Tulsa County, City Reach Deal On Outstanding Fairgrounds Utility Bill


Wednesday, August 18th 2010, 5:58 pm
By: News On 6


By Emory Bryan, The News On 6

TULSA COUNTY -- Tulsa County and City of Tulsa reached a deal on an outstanding utility bill for the fairgrounds, settling the biggest issue that came out the annexation of the property.

An empty pond on a corner of the fairgrounds earned Tulsa County a nearly half million dollar credit on their utility bill. It's a stormwater retention pond built in 2004. 

By slowing down runoff from the fairgrounds, it helps prevent flooding in surrounding neighborhoods. And that's why the city forgave a long overdue stormwater bill the county wouldn't pay.

"Through this review, we've had that rate reduced based on the investment we've made at Expo Square, that ultimately benefited the City of Tulsa," said John Smaligo, Tulsa County Commissioner.

The city has always provided water and sewer for the fairgrounds, but an unwanted annexation by the city created a dispute over stormwater and trash fees. The city council turned down a negotiated partial payment of the bill, so the county appealed and got credit for more than they owe.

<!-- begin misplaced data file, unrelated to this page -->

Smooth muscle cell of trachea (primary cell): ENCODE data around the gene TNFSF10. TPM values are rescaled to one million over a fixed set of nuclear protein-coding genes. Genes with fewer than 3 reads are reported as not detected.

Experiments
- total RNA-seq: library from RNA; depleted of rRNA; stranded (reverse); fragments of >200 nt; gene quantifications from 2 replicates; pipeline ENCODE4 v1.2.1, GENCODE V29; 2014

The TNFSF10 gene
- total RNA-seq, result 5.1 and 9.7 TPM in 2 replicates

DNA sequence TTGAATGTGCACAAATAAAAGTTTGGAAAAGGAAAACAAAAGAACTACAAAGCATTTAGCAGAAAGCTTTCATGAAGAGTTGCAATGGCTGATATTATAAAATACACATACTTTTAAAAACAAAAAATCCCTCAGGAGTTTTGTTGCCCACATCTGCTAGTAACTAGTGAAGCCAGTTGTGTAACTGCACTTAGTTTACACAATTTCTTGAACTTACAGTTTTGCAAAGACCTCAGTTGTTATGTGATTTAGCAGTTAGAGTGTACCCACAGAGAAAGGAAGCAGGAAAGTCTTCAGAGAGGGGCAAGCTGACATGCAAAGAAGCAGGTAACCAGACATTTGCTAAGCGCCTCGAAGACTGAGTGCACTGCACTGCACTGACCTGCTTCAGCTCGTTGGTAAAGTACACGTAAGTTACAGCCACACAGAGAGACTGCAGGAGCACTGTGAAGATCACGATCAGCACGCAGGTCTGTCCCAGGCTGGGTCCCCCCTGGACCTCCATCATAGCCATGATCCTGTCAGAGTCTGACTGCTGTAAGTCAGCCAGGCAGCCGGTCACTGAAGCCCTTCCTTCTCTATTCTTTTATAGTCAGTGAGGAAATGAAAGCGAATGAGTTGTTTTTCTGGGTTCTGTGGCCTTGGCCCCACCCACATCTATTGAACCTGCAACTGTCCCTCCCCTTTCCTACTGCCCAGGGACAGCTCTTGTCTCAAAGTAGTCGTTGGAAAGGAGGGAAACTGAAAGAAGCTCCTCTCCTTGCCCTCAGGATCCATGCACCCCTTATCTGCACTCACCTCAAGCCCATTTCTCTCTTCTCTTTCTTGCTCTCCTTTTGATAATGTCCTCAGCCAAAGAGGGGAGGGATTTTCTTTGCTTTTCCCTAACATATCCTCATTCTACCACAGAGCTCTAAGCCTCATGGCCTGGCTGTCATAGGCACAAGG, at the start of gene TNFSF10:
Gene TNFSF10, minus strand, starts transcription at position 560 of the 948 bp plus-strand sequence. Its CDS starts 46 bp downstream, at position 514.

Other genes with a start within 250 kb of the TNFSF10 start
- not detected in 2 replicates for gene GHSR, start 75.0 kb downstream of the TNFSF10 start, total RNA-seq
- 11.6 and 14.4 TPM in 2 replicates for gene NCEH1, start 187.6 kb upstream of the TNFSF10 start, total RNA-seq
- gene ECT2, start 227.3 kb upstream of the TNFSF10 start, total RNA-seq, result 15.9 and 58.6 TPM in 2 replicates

The county owed $301,000, but got a credit of $448,000. In the future, the county will pay $13,000 a month for stormwater.

"I don't think we had to give them all that much credit for the money that they owed us," said Bill Christiansen, Tulsa City Councilor.

Christiansen questions the new deal for the county, which doesn't require the approval of the council.

"Without knowing the details, I can't be too critical at this point, but on the surface, I'm disappointed they did what they did," said Christiansen.

But Commissioner Smaligo thinks it's a fair deal for city and county taxpayers and settles all the issues that came out of the annexation.

"We get credit for the investment we made ultimately into the city's stormwater management system and as long as we're getting credit for that, I think our board is ready to move forward past the issues created by the city's annexation of the fairgrounds," said Smaligo.

The county will pay separately for water, based on how much they use. Another dispute over the annexation ended in a stalemate. The county insisted the city should provide police for the State Fair. The city refused and the county used the sheriff's office, which was the practice before the annexation.

8/17/2010  Related Story: Dispute Over Outstanding Fees Settled Between City Of Tulsa And County